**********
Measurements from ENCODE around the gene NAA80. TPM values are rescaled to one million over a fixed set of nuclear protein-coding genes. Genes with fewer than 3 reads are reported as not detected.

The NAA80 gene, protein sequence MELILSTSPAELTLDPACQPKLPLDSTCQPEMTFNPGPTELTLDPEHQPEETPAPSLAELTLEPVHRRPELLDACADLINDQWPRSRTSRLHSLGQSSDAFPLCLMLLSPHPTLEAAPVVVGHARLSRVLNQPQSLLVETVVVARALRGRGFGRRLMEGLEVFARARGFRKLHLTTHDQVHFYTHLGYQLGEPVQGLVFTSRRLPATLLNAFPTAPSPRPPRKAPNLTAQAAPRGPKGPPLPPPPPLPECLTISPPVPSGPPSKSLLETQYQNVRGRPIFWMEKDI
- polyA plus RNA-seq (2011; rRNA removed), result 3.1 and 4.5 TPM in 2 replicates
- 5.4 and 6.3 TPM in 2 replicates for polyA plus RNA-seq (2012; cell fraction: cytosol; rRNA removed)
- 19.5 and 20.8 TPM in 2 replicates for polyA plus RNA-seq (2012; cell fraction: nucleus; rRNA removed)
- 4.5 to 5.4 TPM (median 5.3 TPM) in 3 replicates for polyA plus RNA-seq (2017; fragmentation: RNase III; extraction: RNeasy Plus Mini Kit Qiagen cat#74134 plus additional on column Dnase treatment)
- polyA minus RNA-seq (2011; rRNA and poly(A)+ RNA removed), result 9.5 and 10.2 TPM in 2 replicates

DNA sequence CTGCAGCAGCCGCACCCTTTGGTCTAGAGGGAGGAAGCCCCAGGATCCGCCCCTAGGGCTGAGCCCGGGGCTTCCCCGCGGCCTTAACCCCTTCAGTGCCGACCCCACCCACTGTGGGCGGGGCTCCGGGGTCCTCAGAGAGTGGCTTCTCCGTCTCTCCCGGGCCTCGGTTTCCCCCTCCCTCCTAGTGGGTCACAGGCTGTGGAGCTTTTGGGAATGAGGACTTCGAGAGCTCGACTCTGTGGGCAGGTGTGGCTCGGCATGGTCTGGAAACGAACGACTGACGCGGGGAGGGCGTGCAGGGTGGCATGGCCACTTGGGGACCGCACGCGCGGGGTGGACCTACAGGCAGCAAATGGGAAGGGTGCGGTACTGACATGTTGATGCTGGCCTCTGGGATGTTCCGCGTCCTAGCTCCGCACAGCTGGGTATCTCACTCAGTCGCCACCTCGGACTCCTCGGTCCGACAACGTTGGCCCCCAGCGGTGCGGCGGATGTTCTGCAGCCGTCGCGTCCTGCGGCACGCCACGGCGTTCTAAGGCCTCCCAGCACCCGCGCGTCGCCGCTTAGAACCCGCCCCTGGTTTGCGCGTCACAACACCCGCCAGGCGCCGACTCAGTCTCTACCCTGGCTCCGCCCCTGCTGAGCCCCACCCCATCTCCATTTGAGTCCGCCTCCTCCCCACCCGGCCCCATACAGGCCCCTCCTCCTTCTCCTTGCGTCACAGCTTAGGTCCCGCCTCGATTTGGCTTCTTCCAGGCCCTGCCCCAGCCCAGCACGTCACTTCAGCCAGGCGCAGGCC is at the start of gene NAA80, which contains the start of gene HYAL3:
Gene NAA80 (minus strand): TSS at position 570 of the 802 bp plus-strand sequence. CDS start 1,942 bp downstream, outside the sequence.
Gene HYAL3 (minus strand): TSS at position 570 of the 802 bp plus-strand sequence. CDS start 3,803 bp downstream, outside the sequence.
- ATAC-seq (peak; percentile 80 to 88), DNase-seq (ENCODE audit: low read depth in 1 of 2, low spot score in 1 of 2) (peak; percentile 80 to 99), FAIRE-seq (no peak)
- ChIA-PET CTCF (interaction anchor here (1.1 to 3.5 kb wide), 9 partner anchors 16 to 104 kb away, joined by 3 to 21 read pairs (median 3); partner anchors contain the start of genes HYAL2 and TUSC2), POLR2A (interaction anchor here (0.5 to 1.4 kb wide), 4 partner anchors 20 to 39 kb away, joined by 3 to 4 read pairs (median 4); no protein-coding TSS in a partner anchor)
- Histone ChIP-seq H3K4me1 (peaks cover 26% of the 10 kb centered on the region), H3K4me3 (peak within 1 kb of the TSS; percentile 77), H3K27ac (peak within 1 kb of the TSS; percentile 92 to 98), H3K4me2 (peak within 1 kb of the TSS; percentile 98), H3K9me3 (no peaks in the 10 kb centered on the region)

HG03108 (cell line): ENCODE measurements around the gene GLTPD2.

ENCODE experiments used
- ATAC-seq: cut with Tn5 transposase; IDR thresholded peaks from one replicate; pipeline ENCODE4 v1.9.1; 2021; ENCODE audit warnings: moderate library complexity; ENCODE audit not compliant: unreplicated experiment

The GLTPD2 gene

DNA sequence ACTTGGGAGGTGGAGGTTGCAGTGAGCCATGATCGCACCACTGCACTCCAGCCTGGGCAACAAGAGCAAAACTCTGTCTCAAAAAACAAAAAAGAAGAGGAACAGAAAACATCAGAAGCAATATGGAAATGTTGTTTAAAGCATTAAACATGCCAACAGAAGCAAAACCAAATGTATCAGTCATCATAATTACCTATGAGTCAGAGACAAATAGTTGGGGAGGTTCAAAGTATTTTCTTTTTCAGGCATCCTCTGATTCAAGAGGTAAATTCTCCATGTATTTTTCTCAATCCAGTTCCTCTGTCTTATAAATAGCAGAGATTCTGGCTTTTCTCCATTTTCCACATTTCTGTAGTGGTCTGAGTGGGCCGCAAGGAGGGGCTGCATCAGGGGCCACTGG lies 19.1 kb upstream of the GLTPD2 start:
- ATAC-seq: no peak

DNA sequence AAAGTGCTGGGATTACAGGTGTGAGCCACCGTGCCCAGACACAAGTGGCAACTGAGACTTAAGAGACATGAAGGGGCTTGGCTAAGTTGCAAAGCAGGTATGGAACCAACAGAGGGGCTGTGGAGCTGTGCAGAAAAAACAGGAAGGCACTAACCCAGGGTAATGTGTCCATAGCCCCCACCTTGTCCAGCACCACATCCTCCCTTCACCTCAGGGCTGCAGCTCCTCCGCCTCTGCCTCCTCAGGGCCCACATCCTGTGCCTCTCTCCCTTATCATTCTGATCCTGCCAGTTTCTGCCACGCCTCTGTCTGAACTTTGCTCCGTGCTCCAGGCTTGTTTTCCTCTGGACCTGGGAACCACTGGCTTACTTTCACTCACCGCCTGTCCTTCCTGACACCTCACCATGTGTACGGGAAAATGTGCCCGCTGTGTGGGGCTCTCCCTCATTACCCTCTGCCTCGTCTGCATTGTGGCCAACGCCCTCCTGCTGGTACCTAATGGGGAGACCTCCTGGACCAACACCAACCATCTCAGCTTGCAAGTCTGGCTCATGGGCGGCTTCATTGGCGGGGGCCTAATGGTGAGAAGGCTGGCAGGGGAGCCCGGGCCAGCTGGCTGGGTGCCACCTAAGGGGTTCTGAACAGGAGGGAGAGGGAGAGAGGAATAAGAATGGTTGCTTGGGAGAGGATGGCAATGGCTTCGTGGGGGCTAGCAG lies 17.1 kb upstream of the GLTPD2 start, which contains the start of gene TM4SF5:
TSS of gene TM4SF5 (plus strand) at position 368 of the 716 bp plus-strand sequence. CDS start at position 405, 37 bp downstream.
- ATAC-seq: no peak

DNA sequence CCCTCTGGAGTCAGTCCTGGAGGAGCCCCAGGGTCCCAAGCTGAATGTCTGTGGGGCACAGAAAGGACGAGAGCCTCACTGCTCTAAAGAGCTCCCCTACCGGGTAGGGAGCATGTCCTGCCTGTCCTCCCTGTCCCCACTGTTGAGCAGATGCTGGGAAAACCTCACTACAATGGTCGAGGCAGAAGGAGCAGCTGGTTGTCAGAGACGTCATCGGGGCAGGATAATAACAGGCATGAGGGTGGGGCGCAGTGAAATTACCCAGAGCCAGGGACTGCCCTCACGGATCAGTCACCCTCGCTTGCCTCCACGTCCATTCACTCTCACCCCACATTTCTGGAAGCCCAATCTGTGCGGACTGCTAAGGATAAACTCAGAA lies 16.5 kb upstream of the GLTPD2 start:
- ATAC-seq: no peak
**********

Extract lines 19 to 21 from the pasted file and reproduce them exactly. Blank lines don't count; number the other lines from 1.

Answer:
- ATAC-seq: no peak

DNA sequence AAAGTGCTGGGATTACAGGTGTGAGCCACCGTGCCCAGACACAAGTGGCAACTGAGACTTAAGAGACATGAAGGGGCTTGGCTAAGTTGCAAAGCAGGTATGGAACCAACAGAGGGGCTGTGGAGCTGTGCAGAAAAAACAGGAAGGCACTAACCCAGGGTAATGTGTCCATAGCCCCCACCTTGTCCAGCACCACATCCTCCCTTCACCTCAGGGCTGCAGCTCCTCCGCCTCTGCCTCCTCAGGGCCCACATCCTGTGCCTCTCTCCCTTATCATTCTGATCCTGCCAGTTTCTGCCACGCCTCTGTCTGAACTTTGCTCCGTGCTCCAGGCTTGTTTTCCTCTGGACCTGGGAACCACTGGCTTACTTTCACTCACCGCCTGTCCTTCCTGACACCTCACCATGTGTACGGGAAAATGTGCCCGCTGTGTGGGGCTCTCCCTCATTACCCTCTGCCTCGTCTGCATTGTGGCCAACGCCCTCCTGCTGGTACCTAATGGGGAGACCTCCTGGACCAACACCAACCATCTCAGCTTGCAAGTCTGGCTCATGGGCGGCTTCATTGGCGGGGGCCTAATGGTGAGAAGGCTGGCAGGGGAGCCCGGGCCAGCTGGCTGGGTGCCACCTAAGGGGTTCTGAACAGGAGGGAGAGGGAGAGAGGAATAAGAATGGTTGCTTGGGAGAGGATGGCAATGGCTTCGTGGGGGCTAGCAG lies 17.1 kb upstream of the GLTPD2 start, which contains the start of gene TM4SF5:
TSS of gene TM4SF5 (plus strand) at position 368 of the 716 bp plus-strand sequence. CDS start at position 405, 37 bp downstream.